My parents recently got a Wii, and when I was home over Christmas, I played a few games. The morning after three Wii Sports bowling matches and some baseball innings, my arm was sore—and it was my biceps, not tennis elbow. I realized that for the last three months, the 100 meter walk to the bus stop has been my notion of exercise. I am weak!
So it was both painful and thrilling to ‘help’ my dad today on the house he’s fixing up. I hammered, hauled, drilled furring strips into place and learned how to use two different kinds of power saws, and I went home sore. Feeling inspired by the pain, I went running—and spent the rest of the evening in bed with a heating pad, a cup of tea and a collection of short stories.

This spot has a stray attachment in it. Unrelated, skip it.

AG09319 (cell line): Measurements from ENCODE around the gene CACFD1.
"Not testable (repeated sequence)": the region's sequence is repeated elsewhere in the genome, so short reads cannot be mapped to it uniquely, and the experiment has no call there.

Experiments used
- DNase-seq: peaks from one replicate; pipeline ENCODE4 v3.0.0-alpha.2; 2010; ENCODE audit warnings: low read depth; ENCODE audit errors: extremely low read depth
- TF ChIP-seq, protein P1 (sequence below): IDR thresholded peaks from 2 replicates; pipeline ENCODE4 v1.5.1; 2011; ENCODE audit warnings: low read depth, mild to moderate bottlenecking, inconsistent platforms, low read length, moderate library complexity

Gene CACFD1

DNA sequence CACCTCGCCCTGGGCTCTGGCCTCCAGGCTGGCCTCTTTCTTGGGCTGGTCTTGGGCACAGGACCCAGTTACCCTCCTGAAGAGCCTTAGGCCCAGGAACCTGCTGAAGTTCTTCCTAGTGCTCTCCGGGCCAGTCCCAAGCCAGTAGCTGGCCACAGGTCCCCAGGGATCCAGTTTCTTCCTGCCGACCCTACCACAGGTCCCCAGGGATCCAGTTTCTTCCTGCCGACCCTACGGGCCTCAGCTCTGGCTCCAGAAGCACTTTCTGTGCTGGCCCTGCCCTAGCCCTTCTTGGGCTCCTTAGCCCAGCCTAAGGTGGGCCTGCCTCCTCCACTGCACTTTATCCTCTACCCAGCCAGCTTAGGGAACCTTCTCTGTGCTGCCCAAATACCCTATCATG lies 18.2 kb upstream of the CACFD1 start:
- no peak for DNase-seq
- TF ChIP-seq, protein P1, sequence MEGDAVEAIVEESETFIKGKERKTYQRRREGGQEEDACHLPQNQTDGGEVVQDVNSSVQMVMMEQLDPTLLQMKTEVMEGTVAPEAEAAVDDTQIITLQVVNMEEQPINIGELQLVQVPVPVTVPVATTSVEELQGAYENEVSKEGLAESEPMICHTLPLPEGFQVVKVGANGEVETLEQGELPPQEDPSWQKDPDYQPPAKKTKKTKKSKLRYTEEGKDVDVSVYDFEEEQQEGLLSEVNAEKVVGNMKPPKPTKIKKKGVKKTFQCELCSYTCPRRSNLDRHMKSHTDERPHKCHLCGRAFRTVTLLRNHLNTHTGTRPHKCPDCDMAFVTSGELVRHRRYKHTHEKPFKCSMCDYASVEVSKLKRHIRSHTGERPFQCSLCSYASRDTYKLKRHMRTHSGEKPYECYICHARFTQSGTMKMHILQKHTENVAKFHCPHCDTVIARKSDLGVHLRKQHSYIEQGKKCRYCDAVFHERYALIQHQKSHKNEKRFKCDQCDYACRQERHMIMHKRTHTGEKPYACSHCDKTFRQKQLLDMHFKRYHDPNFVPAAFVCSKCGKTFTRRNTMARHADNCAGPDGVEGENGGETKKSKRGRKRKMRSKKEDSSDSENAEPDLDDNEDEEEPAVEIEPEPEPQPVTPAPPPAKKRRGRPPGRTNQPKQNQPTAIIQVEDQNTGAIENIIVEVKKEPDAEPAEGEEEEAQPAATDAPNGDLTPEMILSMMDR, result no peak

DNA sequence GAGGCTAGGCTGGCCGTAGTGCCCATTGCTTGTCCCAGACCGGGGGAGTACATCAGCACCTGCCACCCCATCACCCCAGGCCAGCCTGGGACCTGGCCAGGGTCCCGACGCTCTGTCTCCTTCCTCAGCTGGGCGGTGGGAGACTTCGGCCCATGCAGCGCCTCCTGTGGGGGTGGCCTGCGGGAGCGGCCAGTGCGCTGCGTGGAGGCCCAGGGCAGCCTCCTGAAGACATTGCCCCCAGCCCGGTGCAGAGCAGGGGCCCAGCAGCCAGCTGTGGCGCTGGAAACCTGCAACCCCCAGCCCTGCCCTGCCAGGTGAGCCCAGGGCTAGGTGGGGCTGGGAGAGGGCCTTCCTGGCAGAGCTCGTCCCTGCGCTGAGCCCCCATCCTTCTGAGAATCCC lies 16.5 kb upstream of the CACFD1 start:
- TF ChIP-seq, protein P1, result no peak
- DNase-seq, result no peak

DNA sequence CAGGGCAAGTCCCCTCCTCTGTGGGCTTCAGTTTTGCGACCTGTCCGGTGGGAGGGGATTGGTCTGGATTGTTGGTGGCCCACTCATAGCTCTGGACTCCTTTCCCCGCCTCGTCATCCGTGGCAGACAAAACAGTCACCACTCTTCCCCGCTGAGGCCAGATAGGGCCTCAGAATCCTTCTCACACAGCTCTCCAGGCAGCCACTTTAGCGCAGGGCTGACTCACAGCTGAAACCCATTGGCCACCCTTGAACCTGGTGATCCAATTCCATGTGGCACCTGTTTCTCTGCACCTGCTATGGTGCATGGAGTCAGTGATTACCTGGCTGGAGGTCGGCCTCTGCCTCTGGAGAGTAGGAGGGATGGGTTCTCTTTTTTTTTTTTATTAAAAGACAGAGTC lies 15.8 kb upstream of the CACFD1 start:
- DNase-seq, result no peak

I am (or have been) well acquainted with manual labor. I idealize it, I am sure, and don’t intend to pursue it too vigorously beyond the years of my youth, but I was elated to go home with dirt on my hands. To spend the day tending to the physical structures of culture, whether they’re the plowed rows of a field or the exposed bones of a tired old house, to measure time by the voices on the radio instead of the clock on the computer screen, and to sleep well at night after having worked hard is to shine pure with joy.